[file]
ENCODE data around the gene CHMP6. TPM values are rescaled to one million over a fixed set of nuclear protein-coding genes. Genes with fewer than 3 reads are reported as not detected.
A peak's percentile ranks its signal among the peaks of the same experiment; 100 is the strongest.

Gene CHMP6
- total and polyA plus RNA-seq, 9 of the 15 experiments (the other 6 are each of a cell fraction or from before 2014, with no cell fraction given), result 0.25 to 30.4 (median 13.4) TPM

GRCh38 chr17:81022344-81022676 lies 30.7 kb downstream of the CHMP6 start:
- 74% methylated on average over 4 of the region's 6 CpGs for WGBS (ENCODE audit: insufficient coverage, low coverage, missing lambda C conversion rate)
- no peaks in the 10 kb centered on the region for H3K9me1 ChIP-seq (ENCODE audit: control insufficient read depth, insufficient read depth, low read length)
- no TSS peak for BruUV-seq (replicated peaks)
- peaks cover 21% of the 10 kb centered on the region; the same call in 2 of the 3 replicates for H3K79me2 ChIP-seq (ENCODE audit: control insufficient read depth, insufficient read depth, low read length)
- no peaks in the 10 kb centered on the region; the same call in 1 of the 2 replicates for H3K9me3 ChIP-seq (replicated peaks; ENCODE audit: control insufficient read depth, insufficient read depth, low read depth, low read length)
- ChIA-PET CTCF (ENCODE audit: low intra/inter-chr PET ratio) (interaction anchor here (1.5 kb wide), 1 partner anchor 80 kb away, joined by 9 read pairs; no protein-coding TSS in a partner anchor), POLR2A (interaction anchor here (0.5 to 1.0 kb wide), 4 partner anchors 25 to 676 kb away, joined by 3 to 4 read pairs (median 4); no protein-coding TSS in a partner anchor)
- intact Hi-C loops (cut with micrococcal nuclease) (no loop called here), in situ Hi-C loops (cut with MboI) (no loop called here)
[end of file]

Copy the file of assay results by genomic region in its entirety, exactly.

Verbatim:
ENCODE data around the gene CHMP6. TPM values are rescaled to one million over a fixed set of nuclear protein-coding genes. Genes with fewer than 3 reads are reported as not detected.
A peak's percentile ranks its signal among the peaks of the same experiment; 100 is the strongest.

Gene CHMP6
- total and polyA plus RNA-seq, 9 of the 15 experiments (the other 6 are each of a cell fraction or from before 2014, with no cell fraction given), result 0.25 to 30.4 (median 13.4) TPM

GRCh38 chr17:81022344-81022676 lies 30.7 kb downstream of the CHMP6 start:
- 74% methylated on average over 4 of the region's 6 CpGs for WGBS (ENCODE audit: insufficient coverage, low coverage, missing lambda C conversion rate)
- no peaks in the 10 kb centered on the region for H3K9me1 ChIP-seq (ENCODE audit: control insufficient read depth, insufficient read depth, low read length)
- no TSS peak for BruUV-seq (replicated peaks)
- peaks cover 21% of the 10 kb centered on the region; the same call in 2 of the 3 replicates for H3K79me2 ChIP-seq (ENCODE audit: control insufficient read depth, insufficient read depth, low read length)
- no peaks in the 10 kb centered on the region; the same call in 1 of the 2 replicates for H3K9me3 ChIP-seq (replicated peaks; ENCODE audit: control insufficient read depth, insufficient read depth, low read depth, low read length)
- ChIA-PET CTCF (ENCODE audit: low intra/inter-chr PET ratio) (interaction anchor here (1.5 kb wide), 1 partner anchor 80 kb away, joined by 9 read pairs; no protein-coding TSS in a partner anchor), POLR2A (interaction anchor here (0.5 to 1.0 kb wide), 4 partner anchors 25 to 676 kb away, joined by 3 to 4 read pairs (median 4); no protein-coding TSS in a partner anchor)
- intact Hi-C loops (cut with micrococcal nuclease) (no loop called here), in situ Hi-C loops (cut with MboI) (no loop called here)